Searching for Wives: A Singaporean photo studio helps Indian migrants find prospective brides back home

Neerja Deodhar

Sep 07, 2019 09:13:24 IST

Sajeev and Seeja run a photo studio which is covered from roof to floor in pictures of their clients – young children, women and many, many men, posing against elaborately painted backdrops or Photoshop-ed into scenic landscapes. It’s a small but busy studio that would be common, even unworthy of notice, in most metropolises and tier II cities in India in the '90s and 2000s; many still continue to get passport photographs and family portraits made at such studios.

What makes Sajeev and Seeja’s enterprise stand out is its location and clientele: in Singapore’s Little India, the studio draws many migrant men – especially Indians and Bangladeshis – who are looking to get photographs of themselves to send to prospective brides back home. The studio, and one of its clients Patha, is the focus of Bhutanese filmmaker Zuki Juno Tobgye’s documentary Searching for Wives.

 Searching for Wives: A Singaporean photo studio helps Indian migrants find prospective brides back home

It is as though portraits of clients serve as the wallpaper of this studio

I meet Zuki at a small theatre in Thimphu, Bhutan, right after her film was screened to a packed audience, in a session that was part of Mountain Echoes 2019’s itinerary. Slightly nervous but excited nonetheless, Zuki tells me that she made this film, which is now featured in the New York Times op-doc section, at the age of 21 – it was a thesis to be submitted during her last year at film school. “I was going through the newspapers and I found a fluff piece about this studio which caters to migrant workers looking for brides, which caught my interest. I walked down to the studio and was enchanted by it. I don’t think my film has conveyed the charm and quirkiness of the studio – it’s covered with portraits of men from floor to ceiling! There are props like teddy bears and hats,” she recounts.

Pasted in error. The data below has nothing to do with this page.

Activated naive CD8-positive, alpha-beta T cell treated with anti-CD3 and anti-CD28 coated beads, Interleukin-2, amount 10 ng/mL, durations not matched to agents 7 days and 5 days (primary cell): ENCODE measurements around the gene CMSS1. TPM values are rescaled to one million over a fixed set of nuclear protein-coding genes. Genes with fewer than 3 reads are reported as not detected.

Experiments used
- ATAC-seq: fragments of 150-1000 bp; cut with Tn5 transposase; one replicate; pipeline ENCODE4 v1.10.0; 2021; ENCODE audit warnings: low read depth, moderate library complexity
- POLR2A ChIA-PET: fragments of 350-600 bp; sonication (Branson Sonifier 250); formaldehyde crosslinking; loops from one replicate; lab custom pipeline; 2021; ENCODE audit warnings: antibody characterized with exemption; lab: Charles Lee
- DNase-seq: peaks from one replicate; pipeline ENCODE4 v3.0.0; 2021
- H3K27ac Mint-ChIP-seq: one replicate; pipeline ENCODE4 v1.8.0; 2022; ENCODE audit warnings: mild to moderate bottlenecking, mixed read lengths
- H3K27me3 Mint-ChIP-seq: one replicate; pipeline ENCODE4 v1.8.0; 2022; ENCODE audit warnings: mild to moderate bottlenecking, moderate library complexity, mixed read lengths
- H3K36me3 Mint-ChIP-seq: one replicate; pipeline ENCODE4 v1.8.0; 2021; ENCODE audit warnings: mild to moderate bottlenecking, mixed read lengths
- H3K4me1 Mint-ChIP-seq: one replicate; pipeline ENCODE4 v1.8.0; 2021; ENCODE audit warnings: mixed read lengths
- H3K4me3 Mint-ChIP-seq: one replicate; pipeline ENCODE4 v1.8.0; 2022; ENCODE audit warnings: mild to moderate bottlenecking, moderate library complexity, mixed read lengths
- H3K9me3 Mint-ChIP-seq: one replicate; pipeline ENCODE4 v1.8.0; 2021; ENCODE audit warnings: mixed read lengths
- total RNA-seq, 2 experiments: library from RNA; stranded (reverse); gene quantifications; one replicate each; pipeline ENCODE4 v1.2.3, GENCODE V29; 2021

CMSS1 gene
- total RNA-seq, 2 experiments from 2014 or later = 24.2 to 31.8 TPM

Zuki developed an equation with the owners when she made a three-minute short film about them and their work. She remembers that they were very tickled by her request to document them. “Remarkably, the studio boasted that it had a 100 percent success rate for helping its clients find brides,” she wrote in a companion piece to the film. She returned when her thesis required her to “capture the life of someone who was different from me, but in a respectful manner that did not Otherise the subject. I thought it would be interesting to document this from the point of view of the men who visited the studio,” she explains.

Seeja and Sajeev, the couple who own the photo studio, have also had an arranged marriage

Seeja and Sajeev, the couple who own the photo studio, have also had an arranged marriage

The face of the documentary is Patha, a lorry driver from South India with an easy smile. He worked in Singapore so he could earn enough to get married and build his own house. He talks about how his family would not approve if he found himself a girlfriend, that he must follow in the tradition of marrying a girl chosen by his parents. Seeja, the co-owner of the studio, says that “love marriages” are uncommon among the Indian migrants.

The main challenge while making Searching for Wives was finding a subject to anchor the story, says Zuki. “I spent weeks outside the studio speaking to men, asking if they’d be willing to be part of the documentary, they all refused. One day I went there to do a vox pop, to ask what kind of wives they were looking for. That was when I met Patha, and his response to the question was, ‘Secret!’” He laughed out loud, his face wearing the kind of naughtiness one only sees in young children who are hiding something. This is when Zuki knew that he was perfect.